Your mussings bring back memories. My first salary in 1967 was $7 per fortnight. The army provided food and accommodation at no cost. I saved and saved living on as little as possible. Whilst my mates went to the pub and had a great time i hit the books gaining more qualifications. Eventually I had sufficient money to buy a second hand car. At the time cars were very expensive in NZ and the country was full of old cars. My father told me a car was one years salary and a house three years. Well that car soaked up money in running costs and friends (all those people who hadn't saved and wanted a ride).

Jan and I married in 1971. I had enough to pay for the wedding drinks plus a sack of spuds and onions. It was a boring diet until the next payday :-) I made the bed along with the wardrobe for our few clothes. Promotion came... along with small mouths to fed and cloth.

Eventually we had enough money to purchase some land and I started building our first house. Three mortgages with any 'surpus' cash going towards that extra sheet of wallboard or plumbing. Interest rates were 19%

It wasn't until the last of our children that we really started to save money towards retirement.

Today you can purchase a new car for much less than one year's salary. But houses are more than three times the average salary. Of course the homes have become larger with more 'essential' content.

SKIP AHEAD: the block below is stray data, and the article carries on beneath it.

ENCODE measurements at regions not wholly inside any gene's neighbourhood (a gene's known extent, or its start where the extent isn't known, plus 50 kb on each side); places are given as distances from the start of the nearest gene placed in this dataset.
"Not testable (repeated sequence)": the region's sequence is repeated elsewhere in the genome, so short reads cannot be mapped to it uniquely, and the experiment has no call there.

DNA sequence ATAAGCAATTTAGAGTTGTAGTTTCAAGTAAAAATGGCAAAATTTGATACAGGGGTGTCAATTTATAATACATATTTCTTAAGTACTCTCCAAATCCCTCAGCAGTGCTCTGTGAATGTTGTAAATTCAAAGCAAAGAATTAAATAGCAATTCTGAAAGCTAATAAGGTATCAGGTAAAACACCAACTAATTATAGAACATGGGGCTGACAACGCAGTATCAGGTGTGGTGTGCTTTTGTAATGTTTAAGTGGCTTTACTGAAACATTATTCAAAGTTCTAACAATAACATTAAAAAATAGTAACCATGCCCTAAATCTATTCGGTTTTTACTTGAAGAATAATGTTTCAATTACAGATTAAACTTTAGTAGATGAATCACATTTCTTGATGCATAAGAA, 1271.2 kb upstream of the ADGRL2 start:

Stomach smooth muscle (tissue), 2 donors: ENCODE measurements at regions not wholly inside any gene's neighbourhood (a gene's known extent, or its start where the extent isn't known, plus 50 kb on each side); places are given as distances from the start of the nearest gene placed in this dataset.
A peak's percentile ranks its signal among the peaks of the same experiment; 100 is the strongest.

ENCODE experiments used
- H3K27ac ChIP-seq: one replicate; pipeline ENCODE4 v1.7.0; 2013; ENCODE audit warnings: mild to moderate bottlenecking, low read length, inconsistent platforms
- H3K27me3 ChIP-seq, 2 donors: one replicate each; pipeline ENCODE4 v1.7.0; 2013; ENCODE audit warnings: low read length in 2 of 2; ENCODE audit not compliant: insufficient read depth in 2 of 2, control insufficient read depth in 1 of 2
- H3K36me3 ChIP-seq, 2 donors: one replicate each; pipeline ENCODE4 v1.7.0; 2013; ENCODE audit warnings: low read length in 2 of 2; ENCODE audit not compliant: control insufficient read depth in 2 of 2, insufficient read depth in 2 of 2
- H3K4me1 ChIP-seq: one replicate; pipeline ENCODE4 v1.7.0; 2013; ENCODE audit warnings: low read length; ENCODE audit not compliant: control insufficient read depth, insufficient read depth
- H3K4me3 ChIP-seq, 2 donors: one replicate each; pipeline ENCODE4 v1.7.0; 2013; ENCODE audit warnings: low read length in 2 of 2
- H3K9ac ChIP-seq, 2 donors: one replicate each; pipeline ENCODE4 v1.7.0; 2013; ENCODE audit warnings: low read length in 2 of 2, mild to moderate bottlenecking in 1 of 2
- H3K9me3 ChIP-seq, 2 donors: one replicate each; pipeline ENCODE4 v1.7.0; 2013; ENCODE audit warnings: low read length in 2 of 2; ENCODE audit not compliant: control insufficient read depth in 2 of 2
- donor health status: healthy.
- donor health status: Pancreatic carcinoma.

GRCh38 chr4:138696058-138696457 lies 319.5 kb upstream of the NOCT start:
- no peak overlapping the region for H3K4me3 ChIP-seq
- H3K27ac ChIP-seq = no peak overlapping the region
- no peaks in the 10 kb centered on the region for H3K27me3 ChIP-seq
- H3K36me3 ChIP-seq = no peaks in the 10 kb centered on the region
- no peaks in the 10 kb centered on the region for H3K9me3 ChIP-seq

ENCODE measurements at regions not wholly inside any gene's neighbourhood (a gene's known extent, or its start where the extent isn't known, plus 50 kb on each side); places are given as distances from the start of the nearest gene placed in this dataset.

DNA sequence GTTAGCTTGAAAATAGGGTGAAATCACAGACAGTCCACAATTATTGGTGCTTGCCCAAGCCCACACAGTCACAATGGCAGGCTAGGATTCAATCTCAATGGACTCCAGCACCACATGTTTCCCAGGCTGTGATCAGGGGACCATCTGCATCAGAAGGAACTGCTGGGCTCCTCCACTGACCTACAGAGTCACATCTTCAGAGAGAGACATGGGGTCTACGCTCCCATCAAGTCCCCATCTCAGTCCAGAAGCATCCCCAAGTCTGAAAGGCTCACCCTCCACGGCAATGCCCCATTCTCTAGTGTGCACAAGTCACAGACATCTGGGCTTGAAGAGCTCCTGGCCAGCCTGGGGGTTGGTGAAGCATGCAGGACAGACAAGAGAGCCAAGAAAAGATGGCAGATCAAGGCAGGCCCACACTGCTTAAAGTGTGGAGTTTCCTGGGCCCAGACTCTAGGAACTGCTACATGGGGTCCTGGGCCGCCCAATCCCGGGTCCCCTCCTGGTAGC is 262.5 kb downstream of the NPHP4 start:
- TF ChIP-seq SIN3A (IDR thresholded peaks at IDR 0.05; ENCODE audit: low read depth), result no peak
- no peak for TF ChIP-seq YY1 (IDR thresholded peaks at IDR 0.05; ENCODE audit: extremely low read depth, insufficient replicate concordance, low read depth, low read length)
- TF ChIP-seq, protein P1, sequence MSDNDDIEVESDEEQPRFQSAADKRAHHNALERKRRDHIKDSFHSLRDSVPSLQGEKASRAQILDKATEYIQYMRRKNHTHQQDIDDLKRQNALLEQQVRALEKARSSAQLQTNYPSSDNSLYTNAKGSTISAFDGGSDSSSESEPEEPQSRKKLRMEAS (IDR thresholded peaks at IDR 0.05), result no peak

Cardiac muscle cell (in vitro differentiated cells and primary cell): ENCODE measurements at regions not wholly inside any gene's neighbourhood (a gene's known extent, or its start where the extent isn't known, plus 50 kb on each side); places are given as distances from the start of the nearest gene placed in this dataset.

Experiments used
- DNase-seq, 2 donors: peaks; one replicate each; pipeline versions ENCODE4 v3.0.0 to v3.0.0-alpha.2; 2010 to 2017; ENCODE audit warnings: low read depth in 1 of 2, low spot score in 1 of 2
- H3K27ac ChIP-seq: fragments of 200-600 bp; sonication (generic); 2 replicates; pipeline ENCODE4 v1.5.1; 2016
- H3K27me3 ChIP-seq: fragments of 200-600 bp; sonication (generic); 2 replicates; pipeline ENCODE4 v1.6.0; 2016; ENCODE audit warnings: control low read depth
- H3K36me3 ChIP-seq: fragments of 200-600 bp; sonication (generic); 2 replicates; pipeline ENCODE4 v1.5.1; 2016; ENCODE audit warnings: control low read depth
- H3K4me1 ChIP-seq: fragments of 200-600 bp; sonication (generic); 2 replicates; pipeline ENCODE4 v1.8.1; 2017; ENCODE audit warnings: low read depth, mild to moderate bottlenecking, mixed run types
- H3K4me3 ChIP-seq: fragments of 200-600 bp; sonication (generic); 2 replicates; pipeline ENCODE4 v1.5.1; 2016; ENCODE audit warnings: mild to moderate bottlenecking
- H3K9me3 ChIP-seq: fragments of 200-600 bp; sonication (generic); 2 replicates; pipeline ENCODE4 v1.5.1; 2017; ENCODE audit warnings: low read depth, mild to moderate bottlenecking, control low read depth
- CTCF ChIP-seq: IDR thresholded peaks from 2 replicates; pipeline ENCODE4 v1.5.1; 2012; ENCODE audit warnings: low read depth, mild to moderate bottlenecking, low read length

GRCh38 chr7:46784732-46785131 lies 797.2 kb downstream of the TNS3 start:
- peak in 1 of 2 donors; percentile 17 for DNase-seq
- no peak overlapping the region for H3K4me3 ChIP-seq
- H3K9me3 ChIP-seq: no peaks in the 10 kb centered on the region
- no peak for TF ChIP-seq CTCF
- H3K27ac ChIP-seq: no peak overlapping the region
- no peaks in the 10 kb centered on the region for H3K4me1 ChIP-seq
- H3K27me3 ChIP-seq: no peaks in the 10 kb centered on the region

My parents married and saved for the essentials.... a washing machine and fridge. We purchased those in the first week of marriage and saved for the essentials.... A TV set! Our children just expect to see the fridge, washing machine, TV. etc with their 'essentials' list being things like coffee makers, home theatres, etc.

I'm damned if I'm going to feel guilt when some Generation Y tells me I'm a baby boomer from the lucky generation.

Merry Christmas

Tom & Jan
nb Waiouru

Nev Wells said...

Hi Both,

Thank you for your extensive and very interesting comments. It does seem our generation and specifically our lives followed a similar direction that involved all the same ingredients. I was gobsmacked to read of the house inflation Marilyn you enjoyed, we too had what was in fact another hidden 'wage' being generated in the house inflation of our family home as the lads grew up. Nothing like the NZ returns on house investment. of course you seemed shrewd to buy low and get the increase. There were many in this country that got caught out buying around the 2008 banking crisis when house prices in the UK dropped through the floor. I guess some may still be caught in the trap of negative equity from this. In the UK we can see what people paid for their homes going back some years, some made vast gains and other must have lost based on when they brought.

Tom a 19% interest rate wow, I think we peaked mid teens in the UK (just checked 15% in 1981 and again in 1991.) My son works in the banking sector and assures me (sadly as I am now a saver) such interest rates will not be seen for the foreseeable future. Thanks again for the comments very interesting. Take care Nev